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6 more mistakes to avoid when using flow designer

by snnerd
Published: Last Updated on 8,583 views

Last month I wrote a blog called 6 mistakes to avoid when using Flow designer that listed the six most common mistakes I see when reviewing other people’s flows. The post was followed by a great discussion on LinkedIn, with heaps of additional suggestions to help people write better flows.

This month I have decided to extend the list with another 6 things to avoid.

This is not a list of best practices, but it is a list of practices to avoid!

Always starting with Flow

If you are a ServiceNow dinosaur like me you may recall using Workflow editor, where every workflow could call a workflow by dragging and dropping another workflow into the canvas.

With Flow designer, ServiceNow has split what was ‘Workflow’ into Flows and Subflows. Flows can call subflows by a similar drag and drop mechanic – and subflows can call subflows, but a Flow cannot call a flow; only subflows. This can be annoying if you want to re-use logic from another flow, where this used to be easy in Workflow editor. To avoid falling into this trap, you need to switch your thinking, and start by creating subflows instead. Start thinking of Flows as a vehicle to trigger one or more subflow, which can be re-used across the enterprise.
There is one notable exception to the #startwithflow rule. When creating sequences of fulfilment tasks for service catalog, you may want to stick with Flows, because you can’t set stages in between actions in subflow. You might be thinking “that’s fine, I can just set the stage manually using an Update Record” action, so read on to find out why that isn’t a good idea.

TLDR: Start with Subflows (except for Service Catalog)

UTAH Update: You can now convert actions from a flow into a subflow!

Forgetting to add stages

When creating flows for Service Catalog, stages can be particularly helpful in informing the user where in the fulfilment lifecycle their Requested Item is (e.g. Approval, Fulfilment, Delivery). While some are provided out of the box, you can create any stage you want to represent the stage of a requested item’s lifecycle, which can be quite informative for your end users. The stage is presented to the user in Service Portal using a stage renderer, which works in a different way to the legacy workflow, resulting in some strange behaviours.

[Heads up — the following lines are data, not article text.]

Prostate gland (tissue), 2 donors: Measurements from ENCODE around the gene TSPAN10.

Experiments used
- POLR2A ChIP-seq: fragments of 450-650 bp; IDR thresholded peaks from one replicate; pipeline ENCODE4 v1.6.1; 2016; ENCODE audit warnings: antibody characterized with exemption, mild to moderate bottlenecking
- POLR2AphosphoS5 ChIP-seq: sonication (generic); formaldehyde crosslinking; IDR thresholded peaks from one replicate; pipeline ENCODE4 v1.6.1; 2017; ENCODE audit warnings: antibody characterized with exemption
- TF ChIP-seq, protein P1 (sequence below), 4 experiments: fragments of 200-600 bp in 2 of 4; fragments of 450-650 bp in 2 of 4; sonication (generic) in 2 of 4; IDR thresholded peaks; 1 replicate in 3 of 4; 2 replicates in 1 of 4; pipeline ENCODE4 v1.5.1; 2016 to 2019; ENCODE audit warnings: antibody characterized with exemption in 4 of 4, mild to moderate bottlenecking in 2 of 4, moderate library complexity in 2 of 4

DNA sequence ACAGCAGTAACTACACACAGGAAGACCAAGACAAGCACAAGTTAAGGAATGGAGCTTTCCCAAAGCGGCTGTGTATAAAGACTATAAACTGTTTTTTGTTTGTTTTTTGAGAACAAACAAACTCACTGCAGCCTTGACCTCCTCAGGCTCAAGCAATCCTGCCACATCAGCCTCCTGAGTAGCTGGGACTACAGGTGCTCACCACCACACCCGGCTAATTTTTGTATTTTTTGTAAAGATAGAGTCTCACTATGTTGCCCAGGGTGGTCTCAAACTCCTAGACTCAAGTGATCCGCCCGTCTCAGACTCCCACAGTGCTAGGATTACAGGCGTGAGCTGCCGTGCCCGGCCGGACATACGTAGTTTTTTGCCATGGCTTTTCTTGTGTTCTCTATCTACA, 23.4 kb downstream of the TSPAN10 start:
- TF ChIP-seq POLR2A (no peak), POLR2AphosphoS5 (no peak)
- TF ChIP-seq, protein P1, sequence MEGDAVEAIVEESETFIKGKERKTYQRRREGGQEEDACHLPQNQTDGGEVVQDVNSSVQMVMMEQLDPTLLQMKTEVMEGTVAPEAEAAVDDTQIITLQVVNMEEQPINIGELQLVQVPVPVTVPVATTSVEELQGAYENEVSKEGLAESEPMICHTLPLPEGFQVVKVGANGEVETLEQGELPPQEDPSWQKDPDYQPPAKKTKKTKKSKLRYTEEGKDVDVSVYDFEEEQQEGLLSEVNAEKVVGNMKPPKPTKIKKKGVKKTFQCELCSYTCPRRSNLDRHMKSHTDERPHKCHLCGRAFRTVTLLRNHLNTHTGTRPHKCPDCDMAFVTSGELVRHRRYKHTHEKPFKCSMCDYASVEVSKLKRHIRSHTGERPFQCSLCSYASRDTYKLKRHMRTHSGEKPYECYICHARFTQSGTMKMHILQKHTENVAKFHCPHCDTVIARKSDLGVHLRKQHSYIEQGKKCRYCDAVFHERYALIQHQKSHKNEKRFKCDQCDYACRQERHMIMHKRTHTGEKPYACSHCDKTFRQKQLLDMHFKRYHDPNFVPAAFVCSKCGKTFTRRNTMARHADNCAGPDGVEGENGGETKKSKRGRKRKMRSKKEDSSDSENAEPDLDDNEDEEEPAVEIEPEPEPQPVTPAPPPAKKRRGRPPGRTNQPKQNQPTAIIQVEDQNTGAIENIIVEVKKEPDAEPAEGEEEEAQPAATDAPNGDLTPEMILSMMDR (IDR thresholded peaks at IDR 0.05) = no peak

The first time you run a flow, stage display values are rendered based on stages available in the defined stages of that flow. You can have all your fulfilment tasks in subflows where you set the stage using an ‘Update Record’ action, or even do so in your flow, and the stage display values will all render as expected in your Service Portal.
The second time you run a flow, it works a little differently. On the second generation of a flow, it uses stages defined within the actions of the first flow’s context to render the display values. If your stages are not in the flow, the system won’t render the display names in the portal, instead rendering the value. Then, you will end up presenting something like what is shown below to your end users, and be taken totally by surprise!

You can see above, using stages can be a powerful tool to inform the user of the progress of their requests, but if you don’t use stages correctly, you may end up with unhappy users. You can see that Network Fileshare Access and Standard Laptop requests used the value of the ‘Awaiting AD Account Creation’ stage (which is not_started_, but Email Access, VPN Access and Objective Access did, either because it was the first time a context was generated for them, or the stage was added in between the actions on the flow.
TLDR: Leverage stages and set them between actions in your flow

Forgetting to use the error handler

Nothing strikes fear into a flow administrator more than when something has gone wrong and you open your Flow to see something like this:

Looks like someone forgot to put in some error handling! When flows throw an error and you don’t handle them, the flow stops. There is no retry, no going back, the process is broken.
Tucked away at the bottom of the flow (or subflow) is your error handler.

If you are familiar with scripting, it is like all your actions are wrapped in a try-catch block.

try {
   // actions here
} catch (e) {
   // error handling here
}


Having your logic handle errors will help you re-attempt certain logic and gracefully complete the flow.
TLDR: Use the error handler to continue your flow gracefully

Relying on the error handler too much

If you are a coder, you don’t always (hopefully) wrap a try/catch around all your code, rather, you first try to prevent errors from being thrown in the first place, and save using try/catch for catching errors from 3rd party API or other circumstances when you need your code to continue gracefully. The same principle can be applied to flow designers – preventing errors within your flow can be easier to work with than catching them.
For example, when executing a ‘Lookup record’ action, getting zero results is considered an error at runtime.

Rather than relying on the error handler for everything, consider checking the ‘Don’t fail on error’ box and handling this specific error yourself: